Drinking ayahuasca can be a roller coaster of an experience. It immediately induces heavy vomiting. This is all part of the experience.
Vomiting is seen as a total purge of all the body’s negativity, both physical and mental.
History’s Earliest Hemp Activist
Raimundo Irineu Serra was born in Brazil to African immigrant parents in 1892. He moved to the western region of the Amazon rainforest in 1912 in order to find work during the peak of the rubber harvesting season.
The first time he drank ayahuasca, he wandered through the forest for over a week. This experience transformed him.
Soon, people from all over came to him begging for the same thing. Western culture had failed these people, so they were turning to nature.
Since Irineu Serra and many of his early followers couldn’t read, music and singing became vital to passing on the wisdom they had cultivated.
Modern-day texts of the Santo Daime are a written version of these religious hymns. They all have reoccurring themes of love, happiness, and how to get the most out of life.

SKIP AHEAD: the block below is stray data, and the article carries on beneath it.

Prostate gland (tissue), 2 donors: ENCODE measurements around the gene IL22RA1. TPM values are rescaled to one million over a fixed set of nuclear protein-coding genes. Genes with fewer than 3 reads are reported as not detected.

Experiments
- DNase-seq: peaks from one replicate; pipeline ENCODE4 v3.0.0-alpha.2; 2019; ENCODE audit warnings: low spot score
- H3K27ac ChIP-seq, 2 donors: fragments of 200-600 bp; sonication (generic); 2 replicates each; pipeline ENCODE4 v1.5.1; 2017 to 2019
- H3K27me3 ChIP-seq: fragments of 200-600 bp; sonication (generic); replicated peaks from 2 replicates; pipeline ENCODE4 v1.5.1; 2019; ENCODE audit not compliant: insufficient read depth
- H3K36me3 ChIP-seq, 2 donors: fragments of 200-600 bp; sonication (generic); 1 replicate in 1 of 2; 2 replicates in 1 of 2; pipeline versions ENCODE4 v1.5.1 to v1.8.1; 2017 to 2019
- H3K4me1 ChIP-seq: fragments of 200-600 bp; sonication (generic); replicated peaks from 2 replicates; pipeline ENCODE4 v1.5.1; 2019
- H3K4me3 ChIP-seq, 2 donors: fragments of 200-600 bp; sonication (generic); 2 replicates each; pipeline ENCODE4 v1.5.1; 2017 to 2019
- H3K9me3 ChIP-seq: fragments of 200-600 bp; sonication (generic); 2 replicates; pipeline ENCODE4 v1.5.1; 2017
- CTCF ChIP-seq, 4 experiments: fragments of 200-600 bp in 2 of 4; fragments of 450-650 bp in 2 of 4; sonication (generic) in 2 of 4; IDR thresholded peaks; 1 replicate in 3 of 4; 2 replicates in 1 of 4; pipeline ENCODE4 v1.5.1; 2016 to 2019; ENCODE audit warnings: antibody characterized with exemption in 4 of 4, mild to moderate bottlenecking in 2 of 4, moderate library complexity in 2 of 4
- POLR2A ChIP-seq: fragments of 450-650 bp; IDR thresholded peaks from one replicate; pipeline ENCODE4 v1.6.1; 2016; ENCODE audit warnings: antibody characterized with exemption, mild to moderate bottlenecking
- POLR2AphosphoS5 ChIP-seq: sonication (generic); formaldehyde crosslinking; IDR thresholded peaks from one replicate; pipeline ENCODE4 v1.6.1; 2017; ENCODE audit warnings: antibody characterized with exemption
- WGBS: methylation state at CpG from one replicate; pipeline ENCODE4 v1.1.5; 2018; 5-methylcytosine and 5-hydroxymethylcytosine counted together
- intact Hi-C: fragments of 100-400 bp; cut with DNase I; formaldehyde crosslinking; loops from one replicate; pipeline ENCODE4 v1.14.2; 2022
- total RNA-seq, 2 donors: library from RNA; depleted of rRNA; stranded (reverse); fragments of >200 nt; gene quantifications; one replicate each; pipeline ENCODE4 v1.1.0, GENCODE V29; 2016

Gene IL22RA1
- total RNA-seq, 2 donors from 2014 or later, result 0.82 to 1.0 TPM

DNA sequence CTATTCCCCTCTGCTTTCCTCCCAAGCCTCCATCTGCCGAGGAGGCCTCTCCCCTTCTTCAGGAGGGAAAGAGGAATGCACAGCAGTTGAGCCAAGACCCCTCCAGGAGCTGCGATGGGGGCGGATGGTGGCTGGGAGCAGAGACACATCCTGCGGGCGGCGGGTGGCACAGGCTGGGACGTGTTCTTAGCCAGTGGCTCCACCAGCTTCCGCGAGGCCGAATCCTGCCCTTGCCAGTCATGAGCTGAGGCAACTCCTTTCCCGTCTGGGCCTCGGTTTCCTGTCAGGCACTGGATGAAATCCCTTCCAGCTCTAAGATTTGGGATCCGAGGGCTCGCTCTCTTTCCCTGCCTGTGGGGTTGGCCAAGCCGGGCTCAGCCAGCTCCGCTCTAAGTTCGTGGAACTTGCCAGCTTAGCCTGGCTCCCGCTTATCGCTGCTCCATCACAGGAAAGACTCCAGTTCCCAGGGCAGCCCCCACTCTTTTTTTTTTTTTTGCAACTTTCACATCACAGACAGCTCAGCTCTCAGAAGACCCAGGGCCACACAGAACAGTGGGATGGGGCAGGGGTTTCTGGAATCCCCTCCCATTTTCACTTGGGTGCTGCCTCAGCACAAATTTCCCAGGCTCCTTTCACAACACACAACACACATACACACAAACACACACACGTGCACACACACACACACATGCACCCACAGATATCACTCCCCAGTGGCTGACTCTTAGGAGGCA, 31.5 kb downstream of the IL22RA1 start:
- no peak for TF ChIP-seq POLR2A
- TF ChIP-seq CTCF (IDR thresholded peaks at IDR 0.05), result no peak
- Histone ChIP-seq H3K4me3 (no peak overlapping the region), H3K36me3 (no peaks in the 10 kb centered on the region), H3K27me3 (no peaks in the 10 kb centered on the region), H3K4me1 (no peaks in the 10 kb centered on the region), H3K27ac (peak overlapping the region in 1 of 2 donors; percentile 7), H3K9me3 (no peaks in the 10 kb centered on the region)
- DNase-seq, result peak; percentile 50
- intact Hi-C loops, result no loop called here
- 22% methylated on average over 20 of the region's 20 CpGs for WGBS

Santo Daime rituals range from silent seated meditations, called concentrações, to high energy dancing and singing bailados.
Santo Daime’s Christian roots emphasize self-awareness and an appreciation for our place among nature and the universe.
South American Shamanism and African folklore blend together to create many of the supernatural beings described by Santo Daime practitioners.
What really makes ayahuasca unique from other psychedelic drugs is the way the Santo Daime community embraces the negative emotions that come out during a ceremony as much as the positive ones.
The ritual is one of self-actualization and gaining strength by forgiving ourselves for our weaknesses and growing past them.
For members of the Santo Daime religion, ayahuasca is far more than the sum of its parts. It opens a portal to a world of what could be.